Articles Posted in Car Accidents

A Cook County jury signed a verdict for $1,100,000 for Martin Bader and his wife Julia. They sued Giovanni Melendez-Ortiz in 2015 when it was alleged that the defendant, Melendez-Ortiz, was negligent as he drove across the center line on Green Bay Road near Keith Avenue in Waukegan, Ill., and drove the wrong way on Green Bay Road. In doing so, Melendez-Ortiz crashed head-on into the Bader vehicle.

The jury’s verdict of $1.1 million was made up of the following damages:

  • $72,487.48 for past medical expenses;
  • $50,000 for future medical care;
  • $250,000 for past loss of normal life;
  • $250,000 for future loss of normal life;
  • $250,000 for past pain and suffering; and
  • $250,000 for future pain and suffering.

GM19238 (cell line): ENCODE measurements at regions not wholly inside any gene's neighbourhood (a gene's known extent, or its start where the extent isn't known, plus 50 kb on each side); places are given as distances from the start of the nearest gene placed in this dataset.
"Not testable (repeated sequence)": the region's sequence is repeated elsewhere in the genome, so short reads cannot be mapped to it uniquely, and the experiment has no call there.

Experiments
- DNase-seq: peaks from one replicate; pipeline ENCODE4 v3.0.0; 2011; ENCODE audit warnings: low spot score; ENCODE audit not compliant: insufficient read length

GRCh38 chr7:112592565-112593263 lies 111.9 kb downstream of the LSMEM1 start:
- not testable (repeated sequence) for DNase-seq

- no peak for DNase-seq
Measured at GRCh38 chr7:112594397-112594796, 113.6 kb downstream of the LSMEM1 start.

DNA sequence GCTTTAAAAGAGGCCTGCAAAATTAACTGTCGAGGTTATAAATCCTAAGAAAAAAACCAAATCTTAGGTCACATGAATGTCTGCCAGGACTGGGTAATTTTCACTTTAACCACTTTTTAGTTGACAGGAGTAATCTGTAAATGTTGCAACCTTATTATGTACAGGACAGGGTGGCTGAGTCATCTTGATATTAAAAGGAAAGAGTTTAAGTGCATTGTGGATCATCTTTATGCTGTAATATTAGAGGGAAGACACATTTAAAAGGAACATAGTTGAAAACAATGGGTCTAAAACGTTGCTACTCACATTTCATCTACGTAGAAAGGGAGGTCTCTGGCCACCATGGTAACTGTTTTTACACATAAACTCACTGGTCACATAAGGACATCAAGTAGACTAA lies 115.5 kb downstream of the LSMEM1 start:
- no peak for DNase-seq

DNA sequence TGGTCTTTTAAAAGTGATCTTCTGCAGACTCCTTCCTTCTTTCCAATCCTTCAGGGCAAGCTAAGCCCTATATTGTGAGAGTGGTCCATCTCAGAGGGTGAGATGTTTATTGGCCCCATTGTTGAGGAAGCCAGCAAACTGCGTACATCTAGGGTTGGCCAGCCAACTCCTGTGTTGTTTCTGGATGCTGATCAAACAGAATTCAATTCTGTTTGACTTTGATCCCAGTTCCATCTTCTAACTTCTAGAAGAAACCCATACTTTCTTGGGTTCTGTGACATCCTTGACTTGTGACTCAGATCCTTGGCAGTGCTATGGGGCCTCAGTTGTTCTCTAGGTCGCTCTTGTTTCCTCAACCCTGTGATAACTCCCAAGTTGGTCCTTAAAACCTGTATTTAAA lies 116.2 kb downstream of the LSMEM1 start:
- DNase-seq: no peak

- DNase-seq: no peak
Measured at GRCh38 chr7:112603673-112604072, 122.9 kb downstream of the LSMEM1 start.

The total verdict reached was $1,122,487.48.

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Ordinarily, a person who is injured must seek a remedy from the person who caused the injury. However, the doctrine of respondeat superior provides an exception to that rule, in that a principal may be held liable for the actions of an agent who causes an injury.

Edward Grinyov was installing dispatch equipment in taxicabs at the local garage of dispatch company 303 Taxi. Grinyov was injured when another taxicab driver backed his vehicle into him pinning him against the fence.

The driver of the other cab was bringing the car to the 303 Taxi garage following the directions of a 303 Taxi manager. Because of Grinyov’s injuries, he brought a lawsuit against the driver of that cab, the owner of that particular taxicab and 303 Taxi.

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Christopher Wardwell was employed by the defendant, Union Pacific Railroad Co., as a switchman and conductor. On Aug. 9, 2008, Wardwell was riding in a railroad van, going from a railway yard to a train in East St. Louis, Ill., driven by the railroad’s agent, Regina Goodwin.